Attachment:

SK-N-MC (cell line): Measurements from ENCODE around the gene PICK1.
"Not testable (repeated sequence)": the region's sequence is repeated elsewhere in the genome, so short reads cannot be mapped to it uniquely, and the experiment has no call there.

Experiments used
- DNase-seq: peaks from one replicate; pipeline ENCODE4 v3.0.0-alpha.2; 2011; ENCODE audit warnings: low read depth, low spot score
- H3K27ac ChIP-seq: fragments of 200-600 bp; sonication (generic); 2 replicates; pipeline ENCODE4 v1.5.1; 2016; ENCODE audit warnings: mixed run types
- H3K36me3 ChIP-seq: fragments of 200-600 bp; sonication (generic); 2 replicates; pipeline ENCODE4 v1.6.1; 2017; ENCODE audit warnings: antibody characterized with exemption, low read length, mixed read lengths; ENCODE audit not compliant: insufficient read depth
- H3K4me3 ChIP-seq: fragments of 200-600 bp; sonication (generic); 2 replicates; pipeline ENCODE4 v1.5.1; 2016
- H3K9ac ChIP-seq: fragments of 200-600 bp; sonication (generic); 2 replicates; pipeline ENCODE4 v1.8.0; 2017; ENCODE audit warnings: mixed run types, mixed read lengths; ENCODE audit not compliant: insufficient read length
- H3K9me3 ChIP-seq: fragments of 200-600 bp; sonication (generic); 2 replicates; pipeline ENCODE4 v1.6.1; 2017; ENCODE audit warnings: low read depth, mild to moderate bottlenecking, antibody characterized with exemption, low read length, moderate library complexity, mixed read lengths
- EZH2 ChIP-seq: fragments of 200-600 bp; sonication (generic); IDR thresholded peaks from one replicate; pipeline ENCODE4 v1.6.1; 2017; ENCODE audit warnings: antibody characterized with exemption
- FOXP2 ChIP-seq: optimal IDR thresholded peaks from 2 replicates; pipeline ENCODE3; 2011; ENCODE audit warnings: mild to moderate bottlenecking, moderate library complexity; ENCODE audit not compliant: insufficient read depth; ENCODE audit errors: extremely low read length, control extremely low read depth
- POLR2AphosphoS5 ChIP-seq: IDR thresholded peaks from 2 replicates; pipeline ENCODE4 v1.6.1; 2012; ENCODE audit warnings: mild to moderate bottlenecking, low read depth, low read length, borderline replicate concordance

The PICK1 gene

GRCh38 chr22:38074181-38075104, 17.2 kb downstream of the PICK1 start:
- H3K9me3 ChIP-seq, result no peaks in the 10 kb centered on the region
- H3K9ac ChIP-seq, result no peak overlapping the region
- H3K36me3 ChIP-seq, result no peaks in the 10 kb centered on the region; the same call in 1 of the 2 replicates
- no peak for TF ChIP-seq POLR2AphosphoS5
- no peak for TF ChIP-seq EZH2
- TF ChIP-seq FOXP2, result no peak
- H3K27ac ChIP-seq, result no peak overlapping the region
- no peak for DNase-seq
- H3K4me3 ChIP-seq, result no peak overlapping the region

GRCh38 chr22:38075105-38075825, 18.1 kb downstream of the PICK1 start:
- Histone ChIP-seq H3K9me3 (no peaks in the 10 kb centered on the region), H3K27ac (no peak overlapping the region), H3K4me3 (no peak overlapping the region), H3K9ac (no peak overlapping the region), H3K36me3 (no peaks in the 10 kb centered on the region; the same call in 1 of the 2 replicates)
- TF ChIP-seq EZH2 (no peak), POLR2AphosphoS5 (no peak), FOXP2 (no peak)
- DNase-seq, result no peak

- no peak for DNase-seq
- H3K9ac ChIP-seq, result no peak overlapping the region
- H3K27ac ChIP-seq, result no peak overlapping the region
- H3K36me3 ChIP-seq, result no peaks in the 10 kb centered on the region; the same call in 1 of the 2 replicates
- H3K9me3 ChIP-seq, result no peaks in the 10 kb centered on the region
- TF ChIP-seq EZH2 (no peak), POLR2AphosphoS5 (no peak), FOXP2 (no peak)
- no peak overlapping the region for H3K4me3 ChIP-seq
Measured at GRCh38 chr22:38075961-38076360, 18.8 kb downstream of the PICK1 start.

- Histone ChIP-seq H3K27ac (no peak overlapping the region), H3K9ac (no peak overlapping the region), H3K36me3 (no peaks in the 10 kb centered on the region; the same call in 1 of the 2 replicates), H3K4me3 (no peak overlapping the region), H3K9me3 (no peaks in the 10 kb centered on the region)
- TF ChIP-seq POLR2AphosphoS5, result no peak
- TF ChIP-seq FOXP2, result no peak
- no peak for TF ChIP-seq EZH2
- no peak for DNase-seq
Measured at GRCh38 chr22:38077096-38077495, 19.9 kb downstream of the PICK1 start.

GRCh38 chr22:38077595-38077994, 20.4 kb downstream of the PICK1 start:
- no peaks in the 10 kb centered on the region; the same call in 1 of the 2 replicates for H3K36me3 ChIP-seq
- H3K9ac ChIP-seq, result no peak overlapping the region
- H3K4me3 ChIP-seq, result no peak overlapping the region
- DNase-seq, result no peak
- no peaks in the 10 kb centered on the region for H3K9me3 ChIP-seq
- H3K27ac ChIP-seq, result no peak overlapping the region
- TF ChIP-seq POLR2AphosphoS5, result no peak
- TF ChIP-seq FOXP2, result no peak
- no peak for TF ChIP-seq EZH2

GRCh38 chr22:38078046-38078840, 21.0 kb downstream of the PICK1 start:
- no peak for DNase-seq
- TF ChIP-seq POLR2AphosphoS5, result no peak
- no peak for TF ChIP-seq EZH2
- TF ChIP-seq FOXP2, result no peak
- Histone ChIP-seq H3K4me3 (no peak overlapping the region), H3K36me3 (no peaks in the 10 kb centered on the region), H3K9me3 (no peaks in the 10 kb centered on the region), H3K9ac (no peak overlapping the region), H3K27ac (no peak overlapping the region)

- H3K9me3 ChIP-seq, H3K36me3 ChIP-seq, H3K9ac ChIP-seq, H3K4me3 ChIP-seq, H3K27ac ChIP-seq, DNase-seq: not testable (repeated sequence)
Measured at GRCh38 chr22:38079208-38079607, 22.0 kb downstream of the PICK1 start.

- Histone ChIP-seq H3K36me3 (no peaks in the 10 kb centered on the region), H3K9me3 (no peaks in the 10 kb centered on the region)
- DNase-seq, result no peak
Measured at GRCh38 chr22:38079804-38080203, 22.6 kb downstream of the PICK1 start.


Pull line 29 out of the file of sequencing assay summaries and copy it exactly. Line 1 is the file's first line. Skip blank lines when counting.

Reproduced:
- H3K9ac ChIP-seq, result no peak overlapping the region